At a talk I gave at our hometown St. Albans Writes series recently, I was reminded of a writing fact that turned out to be a gold mine in terms of benefits to my second novel, The Lost Lantern, changing it into a two-generational saga rather than what it was originally: a plea for racial harmony.
The Scenario: John Gates, running from his recent past, returns to rejoin his three friends just south of Myrtle Beach, as the trio had begun their post-graduate careers there after all four had worked Murrells Inlet through the summers of their college years. William McMillian, Gates’ black friend and colleague from those days, dreamed of opening his own restaurant and had a plan ready to set into action. Little does he know his boss and two brothers have plotted against him to steal his life savings and thwart his plan.
In my original plan, William was to have grown up in an unexplained, fatherless home. Raised by his mother, William had begun working at an early age and had an incredible work ethic. But then I began to expand on the father, Rafe McMillian. I hadn’t even considered a disappearance or murder taking place in the mid-1960s, twenty years before the novel’s time period.
But Rafe’s story grew as the unplanned ideas came. He could repair anything. He made part of his living driving through neighborhoods looking for discarded items he could fix and sell. That’s how he gets on the radar of Jimbo Rivers, father of the above three brothers. Rafe, who does well fishing and harvesting oysters, buys an old jon boat off Jimbo Rivers, in part by doing a limb-clearing job for him. On a later trash day, Rafe comes upon a yard sale a widow is having. She’s selling her husband’s tools, which Jimbo Rivers knew about, had his eyes on, and was waiting to pounce upon. On that day he was tied up at his wife’s restaurant repairing damages from a small fire. Rafe purchasing the tools becomes a large fire for Jimbo. Adding gin made it rage out of control.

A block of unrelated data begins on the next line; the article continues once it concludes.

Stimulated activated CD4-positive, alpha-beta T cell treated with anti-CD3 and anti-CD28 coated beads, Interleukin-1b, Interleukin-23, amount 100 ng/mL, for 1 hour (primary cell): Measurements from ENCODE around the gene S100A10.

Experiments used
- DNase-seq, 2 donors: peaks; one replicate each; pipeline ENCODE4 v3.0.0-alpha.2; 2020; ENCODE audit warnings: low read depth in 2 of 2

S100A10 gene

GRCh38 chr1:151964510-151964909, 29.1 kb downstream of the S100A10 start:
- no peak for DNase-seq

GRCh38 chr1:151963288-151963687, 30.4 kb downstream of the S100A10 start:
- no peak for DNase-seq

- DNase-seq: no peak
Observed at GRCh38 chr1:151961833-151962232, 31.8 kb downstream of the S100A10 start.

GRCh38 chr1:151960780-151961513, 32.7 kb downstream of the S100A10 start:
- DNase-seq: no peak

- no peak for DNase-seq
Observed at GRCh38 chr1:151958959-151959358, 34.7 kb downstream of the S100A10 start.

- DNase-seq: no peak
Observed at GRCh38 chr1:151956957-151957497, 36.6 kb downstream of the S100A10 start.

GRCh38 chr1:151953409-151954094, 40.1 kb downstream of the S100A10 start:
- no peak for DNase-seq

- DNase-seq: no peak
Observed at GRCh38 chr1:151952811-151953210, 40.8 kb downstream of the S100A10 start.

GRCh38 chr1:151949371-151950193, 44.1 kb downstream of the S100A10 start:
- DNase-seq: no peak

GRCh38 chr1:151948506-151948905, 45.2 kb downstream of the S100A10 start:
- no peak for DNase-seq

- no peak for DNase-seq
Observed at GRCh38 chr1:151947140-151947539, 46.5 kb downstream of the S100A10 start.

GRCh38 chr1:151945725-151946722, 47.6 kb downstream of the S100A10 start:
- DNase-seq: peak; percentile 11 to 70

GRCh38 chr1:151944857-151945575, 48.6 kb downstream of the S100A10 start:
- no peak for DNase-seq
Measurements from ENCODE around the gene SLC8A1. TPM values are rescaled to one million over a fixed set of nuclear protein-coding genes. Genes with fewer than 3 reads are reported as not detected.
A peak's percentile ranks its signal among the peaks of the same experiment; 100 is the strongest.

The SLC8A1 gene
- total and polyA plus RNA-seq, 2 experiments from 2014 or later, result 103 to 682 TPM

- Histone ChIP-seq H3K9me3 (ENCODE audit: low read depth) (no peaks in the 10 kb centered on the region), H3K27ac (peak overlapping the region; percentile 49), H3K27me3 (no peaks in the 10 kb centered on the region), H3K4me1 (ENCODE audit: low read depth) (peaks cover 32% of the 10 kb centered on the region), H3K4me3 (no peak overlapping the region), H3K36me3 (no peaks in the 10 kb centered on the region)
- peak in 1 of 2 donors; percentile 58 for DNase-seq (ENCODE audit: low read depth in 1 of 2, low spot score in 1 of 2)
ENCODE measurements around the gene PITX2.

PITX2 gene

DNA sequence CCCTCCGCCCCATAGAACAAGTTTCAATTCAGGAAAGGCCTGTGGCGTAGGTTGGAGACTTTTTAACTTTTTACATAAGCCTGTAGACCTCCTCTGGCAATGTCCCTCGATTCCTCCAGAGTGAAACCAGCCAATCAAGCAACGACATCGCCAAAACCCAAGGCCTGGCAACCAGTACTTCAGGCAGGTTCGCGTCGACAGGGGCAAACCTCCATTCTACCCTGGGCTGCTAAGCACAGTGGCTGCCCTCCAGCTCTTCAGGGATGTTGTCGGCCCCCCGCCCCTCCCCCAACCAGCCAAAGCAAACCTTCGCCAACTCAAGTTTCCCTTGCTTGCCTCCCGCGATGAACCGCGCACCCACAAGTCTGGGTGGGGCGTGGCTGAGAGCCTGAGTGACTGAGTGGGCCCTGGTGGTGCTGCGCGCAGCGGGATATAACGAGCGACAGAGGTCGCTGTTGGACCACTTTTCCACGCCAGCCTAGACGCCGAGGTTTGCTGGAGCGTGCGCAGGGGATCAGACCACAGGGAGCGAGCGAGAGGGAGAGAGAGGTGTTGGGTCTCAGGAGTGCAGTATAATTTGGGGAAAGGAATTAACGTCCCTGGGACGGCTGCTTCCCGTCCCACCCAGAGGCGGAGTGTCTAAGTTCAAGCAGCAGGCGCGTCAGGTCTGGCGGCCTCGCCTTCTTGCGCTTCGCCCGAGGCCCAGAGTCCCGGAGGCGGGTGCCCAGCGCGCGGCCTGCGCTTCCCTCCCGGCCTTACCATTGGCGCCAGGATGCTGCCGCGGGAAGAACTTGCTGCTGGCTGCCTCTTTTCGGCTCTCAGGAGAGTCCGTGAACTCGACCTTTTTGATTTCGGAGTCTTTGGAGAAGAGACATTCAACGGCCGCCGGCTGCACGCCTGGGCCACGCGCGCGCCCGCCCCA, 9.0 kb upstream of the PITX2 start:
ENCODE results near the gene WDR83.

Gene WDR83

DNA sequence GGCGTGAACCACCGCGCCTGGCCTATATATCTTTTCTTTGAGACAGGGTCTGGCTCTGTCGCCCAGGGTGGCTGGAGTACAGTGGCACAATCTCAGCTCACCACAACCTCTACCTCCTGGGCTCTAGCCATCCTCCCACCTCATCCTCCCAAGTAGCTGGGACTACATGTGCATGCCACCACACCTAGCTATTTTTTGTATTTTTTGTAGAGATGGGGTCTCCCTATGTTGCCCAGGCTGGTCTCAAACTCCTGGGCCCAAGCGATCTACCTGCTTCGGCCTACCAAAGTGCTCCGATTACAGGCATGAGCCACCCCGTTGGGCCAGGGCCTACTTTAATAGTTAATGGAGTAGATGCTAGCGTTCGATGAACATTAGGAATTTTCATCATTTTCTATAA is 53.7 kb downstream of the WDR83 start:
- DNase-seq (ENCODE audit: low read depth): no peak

Rafe and his wife, Martha, have two young boys at home, the youngest, William, is infatuated with his father’s lucky silver dollar, Lady Liberty, which Rafe always carries. On the day Rafe brings the tools home, William holds the coin as the three pray because of their family’s good fortune. As the boys run off to play, William slips the coin in his pocket and forgets it. Rafe later leaves to do his night fishing, which he does by lantern light.
Rafe never returns. William believes his father’s fate, whatever it was, came because he held the coin. Twenty-odd years later, William plans his restaurant to honor his father… The Lost Lantern.
Logically and chronologically, Rafe and Jimbo’s story becomes a 12-page prologue. The tool story reoccurs throughout the novel. Once, in a flashback, because Jimbo makes contact with Martha to try to buy the tools, and he terrorizes her over them, nearly beating her to death on the day she lies to him and tells him they’d been sold.
The family’s preacher knew the story as well as he helped her hide them in the church. The preacher theorized that Rafe may have been killed over the tools, though he did nothing, fearing for his own safety in 1960s South Carolina.
There are numerous subplots in 506-page novel. Some I had in mind, others that came to me like this one. If I had my chapters rigidly planned, I don’t think I would have come up with this one chamber of the heart of this novel… The Lost Lantern.